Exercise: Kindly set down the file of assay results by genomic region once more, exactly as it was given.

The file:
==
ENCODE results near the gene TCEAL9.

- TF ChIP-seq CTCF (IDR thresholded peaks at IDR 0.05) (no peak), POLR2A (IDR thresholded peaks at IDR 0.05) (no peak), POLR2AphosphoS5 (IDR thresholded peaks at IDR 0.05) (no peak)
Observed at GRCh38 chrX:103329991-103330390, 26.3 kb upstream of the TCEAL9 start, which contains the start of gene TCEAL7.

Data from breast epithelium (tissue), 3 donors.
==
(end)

ENCODE results near the gene TCEAL9.

- TF ChIP-seq CTCF (IDR thresholded peaks at IDR 0.05) (no peak), POLR2A (IDR thresholded peaks at IDR 0.05) (no peak), POLR2AphosphoS5 (IDR thresholded peaks at IDR 0.05) (no peak)
Observed at GRCh38 chrX:103329991-103330390, 26.3 kb upstream of the TCEAL9 start, which contains the start of gene TCEAL7.

Data from breast epithelium (tissue), 3 donors.